The West nipped the East in Wednesday night's McDonald's All-American Game by a score of 105-102, and it showcased the brightest talents from the high school level who will very likely be making an impact at the 2015 NCAA tournament.
Here are the stars of tomorrow who stood out on Wednesday, plus one player at the center of a controversial ending.
Jahlil Okafor, West (Chicago, Ill.), College: Duke
Chicago product Jahlil Okafor is set to join the Duke Blue Devils next year, and they clearly have a top-level talent waiting in the wings. Okafor has the potential to be a No. 1 pick in the NBA draft one day, and his footwork down low has made him the Fred Astaire of high school basketball.
"I give a lot of credit to my footwork" Jahlil Okafor on what makes him a good player. Huge key for big guys!— Austin Shaver (@ShaverHoops) April 3, 2014
The big-bodied center put down 17 points to go with seven rebounds as he powered the West to victory. Okafor was set to battle against Kansas commit Cliff Alexander, but Alexander was limited with a wrist injury. Instead, Okafor squared off with Texan Myles Turner, who has yet to commit to a college, for stretches of the game.
As observed by Chris Johnson of SI.com, "Okafor showcased his polished post skills and strength—when the 7-foot, 270-pound center posts up, he’s tough to move off his spot...Okafor also had a big, go-ahead dunk with less than 40 seconds to play that put the West up 103-102."
If Duke freshman Jabari Parker decides to stay in school and skip this year's draft, the Blue Devils would have a terrifying lineup once Okafor is added to the mix.
Justin Jackson, East (Tomball, Texas), College: North Carolina
Justin Jackson, a 6'7" small forward, shared co-MVP honors with the ballyhooed Okafor. Not only did Jackson lead all scorers with 23 points, he missed only one of his 12 field-goal attempts in the process.
As good as Okafor was, Jackson played even better and made people take notice with his nearly flawless play in the losing effort. As Johnson put it:
(Jackson) is an instinctual player who repeatedly put himself in prime position to convert from close range and finish putbacks. While not as athletic as some of the other prospects on display, the savvy Jackson distinguished himself by flashing strong fundamentals and a good overall understanding of the game. At one point in the second half, he scored nine consecutive baskets.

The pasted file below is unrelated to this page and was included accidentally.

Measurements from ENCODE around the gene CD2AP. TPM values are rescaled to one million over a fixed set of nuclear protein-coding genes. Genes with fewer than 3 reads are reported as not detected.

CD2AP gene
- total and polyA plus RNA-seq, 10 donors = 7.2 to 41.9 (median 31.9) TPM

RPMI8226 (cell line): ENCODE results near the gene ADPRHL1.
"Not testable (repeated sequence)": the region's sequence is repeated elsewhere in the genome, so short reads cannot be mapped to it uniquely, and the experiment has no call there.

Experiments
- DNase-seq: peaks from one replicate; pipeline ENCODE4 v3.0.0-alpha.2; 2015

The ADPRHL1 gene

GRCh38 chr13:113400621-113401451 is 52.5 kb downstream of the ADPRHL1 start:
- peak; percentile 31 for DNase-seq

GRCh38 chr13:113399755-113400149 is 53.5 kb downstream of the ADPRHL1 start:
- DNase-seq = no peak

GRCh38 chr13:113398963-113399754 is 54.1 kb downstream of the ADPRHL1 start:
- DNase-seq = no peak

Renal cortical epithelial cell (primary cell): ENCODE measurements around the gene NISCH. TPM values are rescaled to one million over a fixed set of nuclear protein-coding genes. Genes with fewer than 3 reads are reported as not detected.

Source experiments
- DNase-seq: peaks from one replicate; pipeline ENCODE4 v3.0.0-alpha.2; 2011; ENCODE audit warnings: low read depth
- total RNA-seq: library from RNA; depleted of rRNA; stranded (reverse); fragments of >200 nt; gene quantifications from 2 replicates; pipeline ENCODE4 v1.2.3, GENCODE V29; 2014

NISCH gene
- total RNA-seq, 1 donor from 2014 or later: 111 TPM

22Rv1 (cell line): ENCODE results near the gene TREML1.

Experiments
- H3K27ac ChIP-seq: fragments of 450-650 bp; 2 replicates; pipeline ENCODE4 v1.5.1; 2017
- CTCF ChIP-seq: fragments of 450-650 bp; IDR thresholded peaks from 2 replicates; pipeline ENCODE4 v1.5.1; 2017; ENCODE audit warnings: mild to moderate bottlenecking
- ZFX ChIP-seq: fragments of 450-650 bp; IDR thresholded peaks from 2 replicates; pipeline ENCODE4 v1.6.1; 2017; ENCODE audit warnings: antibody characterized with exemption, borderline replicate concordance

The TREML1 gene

Jackson profiles as a versatile player on the wing with the shot to worry defenses, the size to impact the glass and the quickness to run the fast break. As a future Tar Heel, he will see plenty of Okafor when UNC plays Duke.
James Blackmon Jr., East (Marion, Ind.), College: Indiana
Though this was merely a game to display the talents of young men on the cusp of college, the West's win came with a slight bit of controversy, and James Blackmon Jr. was at the center of it.
Blackmon had a chance to tie the game in the waning moments, but he misfired on a three-pointer. However, he may have been fouled on the play and not gotten the call, much to the chagrin of his East teammates and the entire state of Indiana.
As Blackmon told reporters after game, per Kyle Neddenriep of the Indianapolis Star: "I'm definitely saying I got fouled. That's what everyone in the locker room was talking about. So, I think I did."
This will serve as excellent preparation for him in pleading with NBA refs that he was fouled when no call is made.
Emmanuel Mudiay, West (Dallas, Texas), College: SMU
Emmanuel Mudiay is a 6'5" point guard with relentless aggression on court. He's comparable to Russell Westbrook in that he's an atypical point. Though capable of running the offense, Mudiay is much more comfortable attacking the rim and creating his own opportunities off the dribble and off of screens.
According to ESPN's scouting report (subscription required), Mudiay excels off ball screens with his savvy cuts, aided by "natural poise, floor vision, burst to the rim, and ability to thread the needle with the pocket pass." He can " finish with either hand" and has a "sweet mid range game," plus strong ball-handling and "excellent court vision."
Mudiay ended the game with 15 points and six assists, but he will be a player to watch next year as possibly the best freshman point guard. That should help get SMU back into the NCAA tournament.
This combo guard came up short of the co-MVP, but he is poised to excel at the next level. Similar to Syracuse point guard Tyler Ennis, Mudiay has the ability to position himself within the first 10 picks of the 2015 NBA draft.